If your garden is full of healthy azaleas that are not in the location you desire, transplant them. Azaleas are very easy to transplant if done properly. The best time to transplant azaleas is in late fall. By transplanting in the fall, the roots have more time to acclimate to their new surroundings and get a head start on the next growing season. It is a good idea to trim back the branches by one third. The blooms may be sacrificed for the following spring but the chances of successful transplanting are much better. Plus, you can shape the bush if it has gotten out of shape. 

Make sure the selected plants get plenty of water for a week or two before they are moved. Before digging up the azalea, dig the hole where it will be moved. Also make sure that the new hole is the same depth as that of the azalea that is going to be transplanted. The new hole should be half again as wide as the root ball. It is also a good idea to put water in the new hole so that bottom roots will get plenty of moisture.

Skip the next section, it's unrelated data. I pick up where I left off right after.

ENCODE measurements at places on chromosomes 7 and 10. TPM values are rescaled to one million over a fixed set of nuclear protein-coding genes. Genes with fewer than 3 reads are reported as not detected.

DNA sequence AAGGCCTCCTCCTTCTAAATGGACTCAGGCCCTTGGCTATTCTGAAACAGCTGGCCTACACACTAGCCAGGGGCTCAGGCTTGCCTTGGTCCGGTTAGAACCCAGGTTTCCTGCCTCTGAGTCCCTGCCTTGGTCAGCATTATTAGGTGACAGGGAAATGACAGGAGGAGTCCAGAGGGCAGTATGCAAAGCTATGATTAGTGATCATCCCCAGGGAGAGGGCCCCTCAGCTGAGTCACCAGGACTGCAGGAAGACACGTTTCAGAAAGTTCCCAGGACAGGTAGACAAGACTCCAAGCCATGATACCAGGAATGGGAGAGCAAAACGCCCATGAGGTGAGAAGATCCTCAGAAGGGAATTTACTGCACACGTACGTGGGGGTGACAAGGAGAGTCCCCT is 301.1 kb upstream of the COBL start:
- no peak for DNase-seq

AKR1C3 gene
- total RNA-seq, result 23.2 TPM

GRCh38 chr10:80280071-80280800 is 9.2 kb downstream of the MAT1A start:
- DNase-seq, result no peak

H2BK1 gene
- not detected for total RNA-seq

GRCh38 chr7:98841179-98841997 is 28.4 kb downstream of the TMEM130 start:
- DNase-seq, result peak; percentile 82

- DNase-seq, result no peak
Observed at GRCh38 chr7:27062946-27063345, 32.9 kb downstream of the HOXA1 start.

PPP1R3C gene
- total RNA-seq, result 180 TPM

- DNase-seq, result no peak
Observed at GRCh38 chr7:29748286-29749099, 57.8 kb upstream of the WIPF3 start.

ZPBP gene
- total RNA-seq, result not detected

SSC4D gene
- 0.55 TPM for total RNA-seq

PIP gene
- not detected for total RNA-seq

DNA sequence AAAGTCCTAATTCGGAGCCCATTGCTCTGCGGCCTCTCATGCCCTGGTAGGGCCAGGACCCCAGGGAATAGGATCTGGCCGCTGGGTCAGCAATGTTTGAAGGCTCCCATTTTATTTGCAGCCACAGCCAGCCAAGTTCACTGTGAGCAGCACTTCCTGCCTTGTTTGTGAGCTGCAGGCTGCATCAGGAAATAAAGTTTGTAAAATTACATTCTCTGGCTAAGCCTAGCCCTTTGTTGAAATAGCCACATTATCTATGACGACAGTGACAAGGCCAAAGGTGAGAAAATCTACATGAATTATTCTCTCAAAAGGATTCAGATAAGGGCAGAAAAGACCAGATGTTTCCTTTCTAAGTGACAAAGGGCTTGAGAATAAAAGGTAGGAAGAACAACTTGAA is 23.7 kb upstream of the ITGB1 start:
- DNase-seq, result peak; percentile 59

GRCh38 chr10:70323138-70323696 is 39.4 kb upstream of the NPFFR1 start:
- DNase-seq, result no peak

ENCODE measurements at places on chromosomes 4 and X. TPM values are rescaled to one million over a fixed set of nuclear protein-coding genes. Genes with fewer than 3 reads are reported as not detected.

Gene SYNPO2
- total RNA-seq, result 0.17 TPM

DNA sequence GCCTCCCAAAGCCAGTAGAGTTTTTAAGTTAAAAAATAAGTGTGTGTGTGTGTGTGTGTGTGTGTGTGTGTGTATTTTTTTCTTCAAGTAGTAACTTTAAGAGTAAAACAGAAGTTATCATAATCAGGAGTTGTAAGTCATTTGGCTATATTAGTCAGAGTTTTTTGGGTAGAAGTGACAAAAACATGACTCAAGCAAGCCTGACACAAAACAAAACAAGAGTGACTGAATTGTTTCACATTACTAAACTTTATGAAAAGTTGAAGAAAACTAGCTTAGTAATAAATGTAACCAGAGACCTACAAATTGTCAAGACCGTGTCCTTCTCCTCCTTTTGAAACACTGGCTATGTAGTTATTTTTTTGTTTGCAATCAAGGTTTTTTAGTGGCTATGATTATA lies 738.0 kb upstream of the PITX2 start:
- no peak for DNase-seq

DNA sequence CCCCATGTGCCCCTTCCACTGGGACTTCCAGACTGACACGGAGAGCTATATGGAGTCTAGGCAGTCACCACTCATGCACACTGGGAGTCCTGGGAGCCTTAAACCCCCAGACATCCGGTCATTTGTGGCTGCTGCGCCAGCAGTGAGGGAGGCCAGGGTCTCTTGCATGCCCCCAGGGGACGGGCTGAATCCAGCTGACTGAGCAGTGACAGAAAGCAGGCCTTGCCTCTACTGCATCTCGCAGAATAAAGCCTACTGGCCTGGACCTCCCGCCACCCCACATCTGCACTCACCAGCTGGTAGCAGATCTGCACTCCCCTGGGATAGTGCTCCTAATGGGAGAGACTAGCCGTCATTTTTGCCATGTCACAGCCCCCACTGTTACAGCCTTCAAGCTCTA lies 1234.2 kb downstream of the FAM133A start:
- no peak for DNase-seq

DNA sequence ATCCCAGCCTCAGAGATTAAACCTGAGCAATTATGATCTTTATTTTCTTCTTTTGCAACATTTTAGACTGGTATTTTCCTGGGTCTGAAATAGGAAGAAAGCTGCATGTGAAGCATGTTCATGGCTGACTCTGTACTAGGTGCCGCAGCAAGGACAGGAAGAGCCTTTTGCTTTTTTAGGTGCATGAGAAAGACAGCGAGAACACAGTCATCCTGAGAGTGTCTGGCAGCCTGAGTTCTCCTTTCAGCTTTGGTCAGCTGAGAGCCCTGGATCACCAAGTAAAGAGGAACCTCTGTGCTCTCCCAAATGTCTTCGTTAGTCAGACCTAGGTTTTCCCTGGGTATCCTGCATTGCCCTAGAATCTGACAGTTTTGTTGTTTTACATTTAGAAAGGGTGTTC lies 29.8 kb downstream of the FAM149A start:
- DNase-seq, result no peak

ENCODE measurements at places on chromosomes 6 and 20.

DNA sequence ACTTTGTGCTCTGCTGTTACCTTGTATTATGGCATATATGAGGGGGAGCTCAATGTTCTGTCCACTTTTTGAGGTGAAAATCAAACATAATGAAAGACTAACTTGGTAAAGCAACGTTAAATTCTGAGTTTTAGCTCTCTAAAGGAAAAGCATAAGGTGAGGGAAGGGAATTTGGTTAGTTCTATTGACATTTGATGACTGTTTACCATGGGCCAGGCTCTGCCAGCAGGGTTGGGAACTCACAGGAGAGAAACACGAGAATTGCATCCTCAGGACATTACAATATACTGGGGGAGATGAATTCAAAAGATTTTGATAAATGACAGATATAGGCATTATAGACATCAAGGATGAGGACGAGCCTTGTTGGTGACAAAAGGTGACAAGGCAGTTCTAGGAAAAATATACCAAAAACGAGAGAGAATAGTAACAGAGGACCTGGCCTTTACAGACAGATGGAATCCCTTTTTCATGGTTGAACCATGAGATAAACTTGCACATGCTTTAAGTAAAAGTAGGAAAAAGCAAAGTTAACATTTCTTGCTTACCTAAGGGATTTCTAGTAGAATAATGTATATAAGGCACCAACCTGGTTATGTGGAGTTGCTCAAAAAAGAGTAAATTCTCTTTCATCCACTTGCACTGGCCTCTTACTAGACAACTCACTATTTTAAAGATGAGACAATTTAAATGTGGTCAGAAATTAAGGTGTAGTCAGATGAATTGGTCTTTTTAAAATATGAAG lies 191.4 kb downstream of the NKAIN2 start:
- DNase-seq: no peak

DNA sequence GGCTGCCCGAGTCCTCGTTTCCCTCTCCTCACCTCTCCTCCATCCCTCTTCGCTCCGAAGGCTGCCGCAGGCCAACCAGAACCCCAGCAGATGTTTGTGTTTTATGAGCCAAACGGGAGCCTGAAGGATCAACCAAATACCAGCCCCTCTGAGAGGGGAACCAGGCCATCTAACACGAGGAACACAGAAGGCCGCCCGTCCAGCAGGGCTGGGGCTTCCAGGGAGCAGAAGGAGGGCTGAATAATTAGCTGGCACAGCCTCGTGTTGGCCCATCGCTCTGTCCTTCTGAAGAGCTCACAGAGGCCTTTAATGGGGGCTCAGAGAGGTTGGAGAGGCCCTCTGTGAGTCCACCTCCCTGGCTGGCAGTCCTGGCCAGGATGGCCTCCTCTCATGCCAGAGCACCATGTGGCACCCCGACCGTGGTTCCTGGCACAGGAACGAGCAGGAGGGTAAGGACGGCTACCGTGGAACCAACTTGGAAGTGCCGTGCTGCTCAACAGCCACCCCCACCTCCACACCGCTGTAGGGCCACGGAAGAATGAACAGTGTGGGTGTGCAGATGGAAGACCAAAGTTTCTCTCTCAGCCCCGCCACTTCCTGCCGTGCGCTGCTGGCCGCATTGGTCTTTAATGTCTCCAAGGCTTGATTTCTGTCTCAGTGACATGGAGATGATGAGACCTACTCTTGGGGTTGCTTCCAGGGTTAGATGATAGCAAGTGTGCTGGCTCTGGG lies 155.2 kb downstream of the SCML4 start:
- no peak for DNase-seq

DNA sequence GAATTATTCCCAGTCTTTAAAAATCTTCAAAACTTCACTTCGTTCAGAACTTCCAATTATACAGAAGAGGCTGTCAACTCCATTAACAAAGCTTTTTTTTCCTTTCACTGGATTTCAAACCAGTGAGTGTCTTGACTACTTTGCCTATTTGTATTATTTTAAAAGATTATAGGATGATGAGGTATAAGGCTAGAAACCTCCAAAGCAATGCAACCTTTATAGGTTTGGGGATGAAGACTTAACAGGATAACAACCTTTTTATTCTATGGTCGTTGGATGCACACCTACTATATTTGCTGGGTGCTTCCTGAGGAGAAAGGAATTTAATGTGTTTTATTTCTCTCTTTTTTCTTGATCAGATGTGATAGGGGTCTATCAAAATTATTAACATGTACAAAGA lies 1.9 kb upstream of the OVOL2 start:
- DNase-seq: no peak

Using a sharp, clean shovel, dig a hole 12 to18 inches around the trunk of the existing azalea. Work the shovel under the roots and apply pressure to the shovel to lift the plant. Do this around the entire plant. Gently lift the plant being careful not to disturb the roots. Set the plant in the new hole at the proper depth and back fill with soil. Water the plant thoroughly to make sure there are no air pockets. Mulch the transplant with pine straw or hard wood mulch. Monitor the rainfall for the next few months and water by hand if necessary. 

Enjoy the Fruits of Your Labors

With proper planning, planting and maintenance of your azaleas, you will be rewarded next spring with a garden ablaze with colorful and healthy azaleas. If Easter coincides with the bloom time of the azaleas, the Easter Bunny will have a perfect place to hide his eggs.


Monthly Garden Chores for March

• Nurseries are well stocked in March, so visit as many as you can and pick out some new varieties of trees, shrubs and perennials. March is a perfect time to plant new trees, shrubs and perennials.

• Start zinnia, portulaca, salvia and cleome seeds inside so they are ready to transplant to the garden in May.

• Start basil seeds inside.

• Divide perennials in over crowded clumps and move to other areas.

• Heavy pruning not completed in February can be continued and finished.

• Make sure beds are edged and mulched so they will look neat and tidy when the big bloom of azaleas and flowering trees occurs.

• Now is a good time to rake old mulch away from rose bushes and apply new mulch.

• Any house plants that have been over wintering inside may be taken outside during warm daylight hours.